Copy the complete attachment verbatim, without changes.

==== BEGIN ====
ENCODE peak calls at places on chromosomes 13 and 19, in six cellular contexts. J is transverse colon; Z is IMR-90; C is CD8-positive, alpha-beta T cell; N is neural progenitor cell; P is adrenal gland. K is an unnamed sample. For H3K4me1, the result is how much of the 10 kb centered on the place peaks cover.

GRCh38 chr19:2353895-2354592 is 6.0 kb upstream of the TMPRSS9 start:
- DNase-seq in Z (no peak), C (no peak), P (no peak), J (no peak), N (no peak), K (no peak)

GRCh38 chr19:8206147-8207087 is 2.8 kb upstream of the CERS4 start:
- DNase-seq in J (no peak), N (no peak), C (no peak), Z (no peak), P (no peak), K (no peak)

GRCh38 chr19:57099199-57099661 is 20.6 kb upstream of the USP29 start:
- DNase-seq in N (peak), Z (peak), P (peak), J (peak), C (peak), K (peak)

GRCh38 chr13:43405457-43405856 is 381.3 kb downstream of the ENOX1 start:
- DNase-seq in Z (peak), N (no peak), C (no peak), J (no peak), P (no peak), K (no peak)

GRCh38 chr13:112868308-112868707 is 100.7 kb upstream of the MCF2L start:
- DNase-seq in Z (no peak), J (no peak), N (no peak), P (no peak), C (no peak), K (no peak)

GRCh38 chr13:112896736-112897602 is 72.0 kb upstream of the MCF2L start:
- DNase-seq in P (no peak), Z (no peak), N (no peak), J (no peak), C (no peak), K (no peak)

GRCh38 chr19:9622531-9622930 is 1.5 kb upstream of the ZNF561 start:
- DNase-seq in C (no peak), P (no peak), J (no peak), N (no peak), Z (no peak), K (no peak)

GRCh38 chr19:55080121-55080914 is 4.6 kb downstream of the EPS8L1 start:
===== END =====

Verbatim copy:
ENCODE peak calls at places on chromosomes 13 and 19, in six cellular contexts. J is transverse colon; Z is IMR-90; C is CD8-positive, alpha-beta T cell; N is neural progenitor cell; P is adrenal gland. K is an unnamed sample. For H3K4me1, the result is how much of the 10 kb centered on the place peaks cover.

GRCh38 chr19:2353895-2354592 is 6.0 kb upstream of the TMPRSS9 start:
- DNase-seq in Z (no peak), C (no peak), P (no peak), J (no peak), N (no peak), K (no peak)

GRCh38 chr19:8206147-8207087 is 2.8 kb upstream of the CERS4 start:
- DNase-seq in J (no peak), N (no peak), C (no peak), Z (no peak), P (no peak), K (no peak)

GRCh38 chr19:57099199-57099661 is 20.6 kb upstream of the USP29 start:
- DNase-seq in N (peak), Z (peak), P (peak), J (peak), C (peak), K (peak)

GRCh38 chr13:43405457-43405856 is 381.3 kb downstream of the ENOX1 start:
- DNase-seq in Z (peak), N (no peak), C (no peak), J (no peak), P (no peak), K (no peak)

GRCh38 chr13:112868308-112868707 is 100.7 kb upstream of the MCF2L start:
- DNase-seq in Z (no peak), J (no peak), N (no peak), P (no peak), C (no peak), K (no peak)

GRCh38 chr13:112896736-112897602 is 72.0 kb upstream of the MCF2L start:
- DNase-seq in P (no peak), Z (no peak), N (no peak), J (no peak), C (no peak), K (no peak)

GRCh38 chr19:9622531-9622930 is 1.5 kb upstream of the ZNF561 start:
- DNase-seq in C (no peak), P (no peak), J (no peak), N (no peak), Z (no peak), K (no peak)

GRCh38 chr19:55080121-55080914 is 4.6 kb downstream of the EPS8L1 start: